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Trade - Editor, 8 October 2007

China Business Spurt from the Olympics (Part 1)



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It is common knowledge that every Olympics means big business, but exactly how much is that? A glance at the web site for the 2008 Olympics in Beijing will show what the event means for China business. No wonder the savvy Tony Blair dashed half way across the globe to snatch the 2012 games from Paris! Entire swathes of industry, which have rather stagnant futures, get new leases of life at the privileged sites of future Olympics.

Residents of cities which have no hopes of making it to the final lists from which selectors make their tough choices can never see so many stadiums, swimming pools, running tracks, playing fields, shooting ranges, and indoor courts, as an Olympic city. The investment, job, and revenue opportunities routinely exceed the formation of a major new corporation.

Tourism, catering, accommodation, the need for local guides, and nearby attractions in the host country, offer many opportunities for small business owners. The rather more obvious industrial benefits of winning rights to host an Olympics, in terms of concrete, construction, infrastructure, and international attention, tends to overshadow the myriad new earning opportunities which are created for local manufacturers and amateur service providers. However, this trickle-down effect is considerable, and deserves the close attention of everyone with a stake in developing new China business.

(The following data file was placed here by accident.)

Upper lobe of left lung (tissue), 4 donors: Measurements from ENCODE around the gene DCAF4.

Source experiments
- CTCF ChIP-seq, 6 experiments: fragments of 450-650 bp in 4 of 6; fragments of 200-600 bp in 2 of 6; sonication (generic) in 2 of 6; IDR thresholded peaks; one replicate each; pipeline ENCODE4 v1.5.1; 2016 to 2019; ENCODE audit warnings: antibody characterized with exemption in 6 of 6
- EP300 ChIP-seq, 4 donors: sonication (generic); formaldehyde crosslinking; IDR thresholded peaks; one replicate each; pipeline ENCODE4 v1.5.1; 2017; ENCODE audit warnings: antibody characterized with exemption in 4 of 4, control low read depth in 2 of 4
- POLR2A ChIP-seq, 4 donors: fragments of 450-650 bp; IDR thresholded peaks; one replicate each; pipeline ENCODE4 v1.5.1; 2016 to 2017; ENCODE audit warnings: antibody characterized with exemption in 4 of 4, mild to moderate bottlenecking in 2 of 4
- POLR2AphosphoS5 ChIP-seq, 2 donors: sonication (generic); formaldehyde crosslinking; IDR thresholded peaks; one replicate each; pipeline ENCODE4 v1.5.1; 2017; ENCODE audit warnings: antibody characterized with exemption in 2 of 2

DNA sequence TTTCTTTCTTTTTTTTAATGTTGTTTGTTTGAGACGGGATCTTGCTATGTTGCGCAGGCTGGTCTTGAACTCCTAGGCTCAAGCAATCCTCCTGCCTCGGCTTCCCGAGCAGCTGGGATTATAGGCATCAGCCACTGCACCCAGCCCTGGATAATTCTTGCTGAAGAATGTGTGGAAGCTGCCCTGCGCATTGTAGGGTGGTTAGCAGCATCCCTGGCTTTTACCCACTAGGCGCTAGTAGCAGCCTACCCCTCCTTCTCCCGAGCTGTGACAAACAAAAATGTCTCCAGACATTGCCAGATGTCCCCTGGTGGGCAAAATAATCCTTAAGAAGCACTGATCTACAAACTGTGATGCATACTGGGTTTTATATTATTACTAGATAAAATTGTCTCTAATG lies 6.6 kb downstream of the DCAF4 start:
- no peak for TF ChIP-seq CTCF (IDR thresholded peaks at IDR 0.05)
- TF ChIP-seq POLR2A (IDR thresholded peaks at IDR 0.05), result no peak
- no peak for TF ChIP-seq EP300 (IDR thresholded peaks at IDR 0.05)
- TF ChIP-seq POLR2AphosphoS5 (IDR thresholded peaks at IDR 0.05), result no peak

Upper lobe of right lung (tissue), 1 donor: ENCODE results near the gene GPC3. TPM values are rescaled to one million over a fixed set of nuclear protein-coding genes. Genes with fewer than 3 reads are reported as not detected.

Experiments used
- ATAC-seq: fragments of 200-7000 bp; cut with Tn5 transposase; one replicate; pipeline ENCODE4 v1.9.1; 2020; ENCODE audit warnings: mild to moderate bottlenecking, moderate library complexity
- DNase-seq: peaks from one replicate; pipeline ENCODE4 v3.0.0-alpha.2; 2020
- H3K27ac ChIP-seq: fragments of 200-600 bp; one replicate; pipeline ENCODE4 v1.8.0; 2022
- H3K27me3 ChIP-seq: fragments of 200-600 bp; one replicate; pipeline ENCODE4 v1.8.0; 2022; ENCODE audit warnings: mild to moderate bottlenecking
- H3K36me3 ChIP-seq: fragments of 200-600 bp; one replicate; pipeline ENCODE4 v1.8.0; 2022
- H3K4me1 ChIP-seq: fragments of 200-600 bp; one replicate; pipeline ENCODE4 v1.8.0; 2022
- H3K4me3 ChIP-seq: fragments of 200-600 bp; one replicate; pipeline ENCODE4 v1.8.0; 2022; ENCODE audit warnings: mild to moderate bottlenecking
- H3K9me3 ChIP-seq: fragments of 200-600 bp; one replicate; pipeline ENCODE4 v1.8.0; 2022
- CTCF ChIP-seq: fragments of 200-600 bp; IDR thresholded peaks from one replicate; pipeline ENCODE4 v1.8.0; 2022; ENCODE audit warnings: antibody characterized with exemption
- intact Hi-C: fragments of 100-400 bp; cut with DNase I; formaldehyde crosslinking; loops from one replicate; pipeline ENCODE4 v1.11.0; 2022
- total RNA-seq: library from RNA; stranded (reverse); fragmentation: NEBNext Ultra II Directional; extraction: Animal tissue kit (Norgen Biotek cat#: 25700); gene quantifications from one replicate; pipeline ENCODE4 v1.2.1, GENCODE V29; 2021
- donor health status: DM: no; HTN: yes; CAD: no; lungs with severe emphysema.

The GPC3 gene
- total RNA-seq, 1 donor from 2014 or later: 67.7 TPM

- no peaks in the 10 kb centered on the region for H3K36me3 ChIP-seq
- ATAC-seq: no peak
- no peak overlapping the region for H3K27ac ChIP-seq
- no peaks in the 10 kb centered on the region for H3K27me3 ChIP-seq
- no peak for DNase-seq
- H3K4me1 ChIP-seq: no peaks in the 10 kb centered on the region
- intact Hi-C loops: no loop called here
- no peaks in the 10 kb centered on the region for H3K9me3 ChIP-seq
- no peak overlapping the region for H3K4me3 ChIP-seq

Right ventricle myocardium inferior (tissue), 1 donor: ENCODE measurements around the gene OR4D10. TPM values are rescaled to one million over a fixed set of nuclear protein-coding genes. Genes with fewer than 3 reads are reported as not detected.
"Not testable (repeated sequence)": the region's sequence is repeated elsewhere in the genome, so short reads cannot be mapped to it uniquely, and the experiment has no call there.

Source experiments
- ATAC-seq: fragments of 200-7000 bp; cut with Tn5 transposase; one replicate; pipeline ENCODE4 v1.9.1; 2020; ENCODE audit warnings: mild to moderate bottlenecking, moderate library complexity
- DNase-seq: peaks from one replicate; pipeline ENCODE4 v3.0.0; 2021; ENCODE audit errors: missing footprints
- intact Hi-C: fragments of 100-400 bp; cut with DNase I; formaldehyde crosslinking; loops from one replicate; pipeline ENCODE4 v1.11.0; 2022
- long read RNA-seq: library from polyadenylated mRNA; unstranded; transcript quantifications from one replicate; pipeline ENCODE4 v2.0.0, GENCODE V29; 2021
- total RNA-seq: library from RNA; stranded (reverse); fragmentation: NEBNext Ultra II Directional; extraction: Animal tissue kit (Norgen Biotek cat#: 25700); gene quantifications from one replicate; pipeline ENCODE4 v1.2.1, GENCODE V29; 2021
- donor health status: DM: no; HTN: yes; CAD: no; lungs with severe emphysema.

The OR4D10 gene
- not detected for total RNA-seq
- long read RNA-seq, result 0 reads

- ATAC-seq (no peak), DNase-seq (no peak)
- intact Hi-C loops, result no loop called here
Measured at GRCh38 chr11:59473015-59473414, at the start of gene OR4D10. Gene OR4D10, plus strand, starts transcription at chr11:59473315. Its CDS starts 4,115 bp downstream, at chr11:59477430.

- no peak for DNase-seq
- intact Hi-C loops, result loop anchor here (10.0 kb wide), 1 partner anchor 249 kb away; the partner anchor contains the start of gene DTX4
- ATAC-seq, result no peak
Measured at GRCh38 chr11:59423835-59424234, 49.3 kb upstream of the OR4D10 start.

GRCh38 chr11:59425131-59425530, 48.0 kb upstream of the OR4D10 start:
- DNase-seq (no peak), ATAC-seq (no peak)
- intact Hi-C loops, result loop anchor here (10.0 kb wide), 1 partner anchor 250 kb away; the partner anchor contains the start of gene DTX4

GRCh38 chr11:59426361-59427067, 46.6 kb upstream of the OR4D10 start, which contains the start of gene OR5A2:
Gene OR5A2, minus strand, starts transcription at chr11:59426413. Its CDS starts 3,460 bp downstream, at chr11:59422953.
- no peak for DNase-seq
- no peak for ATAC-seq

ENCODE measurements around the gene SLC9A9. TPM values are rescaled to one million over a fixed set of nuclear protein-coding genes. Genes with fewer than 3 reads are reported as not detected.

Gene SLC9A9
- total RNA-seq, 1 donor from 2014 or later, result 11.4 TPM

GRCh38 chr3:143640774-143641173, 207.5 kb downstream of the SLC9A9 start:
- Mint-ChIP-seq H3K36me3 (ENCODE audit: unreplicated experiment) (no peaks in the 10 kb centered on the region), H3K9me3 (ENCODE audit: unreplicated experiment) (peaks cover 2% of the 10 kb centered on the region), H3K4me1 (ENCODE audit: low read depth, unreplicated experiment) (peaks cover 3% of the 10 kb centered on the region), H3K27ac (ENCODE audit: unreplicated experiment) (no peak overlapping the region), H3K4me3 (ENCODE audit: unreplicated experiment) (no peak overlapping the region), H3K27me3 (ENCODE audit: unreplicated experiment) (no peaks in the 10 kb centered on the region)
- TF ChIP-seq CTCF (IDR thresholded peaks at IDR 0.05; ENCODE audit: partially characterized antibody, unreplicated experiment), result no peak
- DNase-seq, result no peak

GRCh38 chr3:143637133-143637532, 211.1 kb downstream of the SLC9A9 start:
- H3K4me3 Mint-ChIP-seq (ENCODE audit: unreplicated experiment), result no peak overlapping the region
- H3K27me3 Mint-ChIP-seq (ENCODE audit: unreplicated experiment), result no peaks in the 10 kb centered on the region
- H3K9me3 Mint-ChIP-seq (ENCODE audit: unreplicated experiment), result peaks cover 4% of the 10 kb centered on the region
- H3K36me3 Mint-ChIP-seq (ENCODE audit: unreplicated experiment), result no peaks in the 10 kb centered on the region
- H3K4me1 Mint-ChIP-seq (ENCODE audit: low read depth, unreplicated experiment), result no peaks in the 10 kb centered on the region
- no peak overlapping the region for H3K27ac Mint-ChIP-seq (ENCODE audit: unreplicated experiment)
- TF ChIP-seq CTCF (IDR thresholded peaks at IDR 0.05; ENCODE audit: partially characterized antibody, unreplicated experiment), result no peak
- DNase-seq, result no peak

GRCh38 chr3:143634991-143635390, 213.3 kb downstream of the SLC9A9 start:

New China Business Ideas from the Olympics

Each round of Olympics occupies the world stage for a fortnight at best, though the economic rumblings start years earlier, and though the reverberations are felt for decades later. That is why top metros such as London aspire to host the games repeatedly rather than once, and no one should fault China business for feeling the same way about Beijing, to say nothing of Shanghai!

China business opportunities are open for entities from other countries and will continue well after the actual event is over. A fair part of the more than $20 billion that Beijing is committed to spend to stage the Olympics is part of a long term and ongoing city development plan.

The Olympics demand global quality standards, so organizers give equal opportunities to local and international manufacturers. This has the twin benefits of raising local standards of China business, while providing generous entrances to foreign players as well.

Environmental conservation and Information Technology are prime examples of the types of unconventional China business to sprout from the Olympics. These are the kinds of areas which subject matter specialists from frontier areas can address.

China Business Spurt from the Olympics (Part 2)

Trade

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